Top Scientists and Theologians Weigh In: Does the Universe Have a Purpose?

Purpose, by definition, implies intent or determination, an end goal or a course of action. It’s a useful word, purpose, and one we use fairly often when discussing life’s Big Questions. What is my purpose? Does this object or occupation serve a good purpose? But it’s not a word often associated with the existence of the entire universe. The universe is, and we are, and why or how may be a debate we never reconcile. But does the universe have a purpose? It’s an interesting topic for discussion, and the one John Templeton Foundation recently presented to 12 of the world’stop thinkers.

Neil DeGrasse Tyson, Lawrence M. Krauss, Jane Goodall, David Gelernter, Paul Davies, Peter William Atkins, Nancey Murphy, Owen Gingerich, Bruno Guiderdoni, Christian de Duve, John F. Haught, and Elie Wiesel — all well-respected leaders in their respective fields — sought to answer the question to the best of their abilities. It may surprise you that half said “yes,” the universe operates with intent or exists to achieve something.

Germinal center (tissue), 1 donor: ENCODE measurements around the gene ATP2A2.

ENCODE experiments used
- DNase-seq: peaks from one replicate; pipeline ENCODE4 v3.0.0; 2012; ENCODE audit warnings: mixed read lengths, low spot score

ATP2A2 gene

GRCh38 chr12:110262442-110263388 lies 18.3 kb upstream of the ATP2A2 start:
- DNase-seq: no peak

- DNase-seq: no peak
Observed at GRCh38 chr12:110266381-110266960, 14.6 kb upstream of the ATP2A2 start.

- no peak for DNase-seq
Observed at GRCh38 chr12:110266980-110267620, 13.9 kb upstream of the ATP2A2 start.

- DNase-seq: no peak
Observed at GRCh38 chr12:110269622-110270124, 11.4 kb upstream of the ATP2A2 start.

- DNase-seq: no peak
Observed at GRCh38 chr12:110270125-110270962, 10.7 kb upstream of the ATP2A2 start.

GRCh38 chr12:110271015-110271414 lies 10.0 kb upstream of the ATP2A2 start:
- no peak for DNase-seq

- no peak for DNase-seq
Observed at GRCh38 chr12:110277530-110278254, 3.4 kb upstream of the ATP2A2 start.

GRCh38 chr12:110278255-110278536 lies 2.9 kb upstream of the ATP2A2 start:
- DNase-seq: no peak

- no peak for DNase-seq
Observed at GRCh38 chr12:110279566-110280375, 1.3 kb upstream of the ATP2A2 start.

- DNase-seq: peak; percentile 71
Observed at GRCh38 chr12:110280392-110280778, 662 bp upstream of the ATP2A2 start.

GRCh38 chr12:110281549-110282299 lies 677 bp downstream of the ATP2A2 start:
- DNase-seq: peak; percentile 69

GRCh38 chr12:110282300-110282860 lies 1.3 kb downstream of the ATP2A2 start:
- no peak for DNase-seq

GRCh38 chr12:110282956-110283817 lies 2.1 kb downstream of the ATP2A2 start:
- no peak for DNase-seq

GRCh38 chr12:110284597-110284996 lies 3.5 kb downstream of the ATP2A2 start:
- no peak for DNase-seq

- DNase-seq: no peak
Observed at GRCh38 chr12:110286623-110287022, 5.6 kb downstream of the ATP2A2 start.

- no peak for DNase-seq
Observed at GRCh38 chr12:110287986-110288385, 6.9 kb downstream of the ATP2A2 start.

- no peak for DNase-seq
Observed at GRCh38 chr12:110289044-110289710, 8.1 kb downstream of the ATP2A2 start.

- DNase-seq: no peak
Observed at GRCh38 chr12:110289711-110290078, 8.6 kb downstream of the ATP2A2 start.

For his part, Neil Tyson teamed up with Minute Physics to explain why his answer is “Not sure.”

You can read the responses in full at John Templeton Foundation or check out a PDF of the full conversation. This is the first question in a series of discussions the Templeton Foundation is conducting to provide thoughtful, reasoned responses to life’s big mysteries, which will each be courteously debated by a panel of leading scientists and theologians. You can read more about the series and the foundation at templeton.org. When you’re finished, come back here and have a discussion with us:

Do you think the Universe has a purpose? Duke it out in the comments, but try to keep your gloves on, Geeks. Asshats will be moderated.

[Image: Hubble]




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